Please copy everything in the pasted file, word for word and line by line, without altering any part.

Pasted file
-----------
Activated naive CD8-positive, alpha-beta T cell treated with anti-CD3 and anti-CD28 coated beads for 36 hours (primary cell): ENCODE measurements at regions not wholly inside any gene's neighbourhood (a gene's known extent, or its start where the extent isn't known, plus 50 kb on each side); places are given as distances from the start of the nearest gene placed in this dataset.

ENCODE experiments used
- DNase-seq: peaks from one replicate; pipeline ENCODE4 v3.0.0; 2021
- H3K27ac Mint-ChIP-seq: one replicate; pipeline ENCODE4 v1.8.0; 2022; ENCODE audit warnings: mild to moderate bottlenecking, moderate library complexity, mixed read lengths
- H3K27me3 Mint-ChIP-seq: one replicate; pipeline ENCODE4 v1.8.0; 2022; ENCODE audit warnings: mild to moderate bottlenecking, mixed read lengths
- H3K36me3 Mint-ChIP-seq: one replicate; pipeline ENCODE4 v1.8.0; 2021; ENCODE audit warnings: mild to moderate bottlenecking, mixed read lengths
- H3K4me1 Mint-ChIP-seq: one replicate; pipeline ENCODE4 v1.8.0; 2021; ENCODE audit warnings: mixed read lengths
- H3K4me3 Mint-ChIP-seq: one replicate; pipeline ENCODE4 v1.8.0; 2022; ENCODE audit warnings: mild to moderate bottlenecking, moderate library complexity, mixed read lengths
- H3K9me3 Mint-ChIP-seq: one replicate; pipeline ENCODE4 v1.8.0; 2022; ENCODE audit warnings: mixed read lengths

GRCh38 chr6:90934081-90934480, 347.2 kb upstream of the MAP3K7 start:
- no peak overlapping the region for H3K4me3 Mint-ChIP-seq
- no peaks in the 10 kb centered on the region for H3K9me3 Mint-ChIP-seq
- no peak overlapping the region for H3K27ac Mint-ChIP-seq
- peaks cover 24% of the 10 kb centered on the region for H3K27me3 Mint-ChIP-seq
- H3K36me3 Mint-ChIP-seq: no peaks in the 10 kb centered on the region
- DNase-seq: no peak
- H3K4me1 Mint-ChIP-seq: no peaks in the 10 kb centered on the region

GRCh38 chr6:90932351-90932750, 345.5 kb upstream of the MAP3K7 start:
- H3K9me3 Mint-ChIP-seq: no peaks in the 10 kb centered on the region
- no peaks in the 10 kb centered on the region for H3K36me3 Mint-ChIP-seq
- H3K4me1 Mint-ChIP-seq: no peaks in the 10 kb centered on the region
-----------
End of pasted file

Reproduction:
Activated naive CD8-positive, alpha-beta T cell treated with anti-CD3 and anti-CD28 coated beads for 36 hours (primary cell): ENCODE measurements at regions not wholly inside any gene's neighbourhood (a gene's known extent, or its start where the extent isn't known, plus 50 kb on each side); places are given as distances from the start of the nearest gene placed in this dataset.

ENCODE experiments used
- DNase-seq: peaks from one replicate; pipeline ENCODE4 v3.0.0; 2021
- H3K27ac Mint-ChIP-seq: one replicate; pipeline ENCODE4 v1.8.0; 2022; ENCODE audit warnings: mild to moderate bottlenecking, moderate library complexity, mixed read lengths
- H3K27me3 Mint-ChIP-seq: one replicate; pipeline ENCODE4 v1.8.0; 2022; ENCODE audit warnings: mild to moderate bottlenecking, mixed read lengths
- H3K36me3 Mint-ChIP-seq: one replicate; pipeline ENCODE4 v1.8.0; 2021; ENCODE audit warnings: mild to moderate bottlenecking, mixed read lengths
- H3K4me1 Mint-ChIP-seq: one replicate; pipeline ENCODE4 v1.8.0; 2021; ENCODE audit warnings: mixed read lengths
- H3K4me3 Mint-ChIP-seq: one replicate; pipeline ENCODE4 v1.8.0; 2022; ENCODE audit warnings: mild to moderate bottlenecking, moderate library complexity, mixed read lengths
- H3K9me3 Mint-ChIP-seq: one replicate; pipeline ENCODE4 v1.8.0; 2022; ENCODE audit warnings: mixed read lengths

GRCh38 chr6:90934081-90934480, 347.2 kb upstream of the MAP3K7 start:
- no peak overlapping the region for H3K4me3 Mint-ChIP-seq
- no peaks in the 10 kb centered on the region for H3K9me3 Mint-ChIP-seq
- no peak overlapping the region for H3K27ac Mint-ChIP-seq
- peaks cover 24% of the 10 kb centered on the region for H3K27me3 Mint-ChIP-seq
- H3K36me3 Mint-ChIP-seq: no peaks in the 10 kb centered on the region
- DNase-seq: no peak
- H3K4me1 Mint-ChIP-seq: no peaks in the 10 kb centered on the region

GRCh38 chr6:90932351-90932750, 345.5 kb upstream of the MAP3K7 start:
- H3K9me3 Mint-ChIP-seq: no peaks in the 10 kb centered on the region
- no peaks in the 10 kb centered on the region for H3K36me3 Mint-ChIP-seq
- H3K4me1 Mint-ChIP-seq: no peaks in the 10 kb centered on the region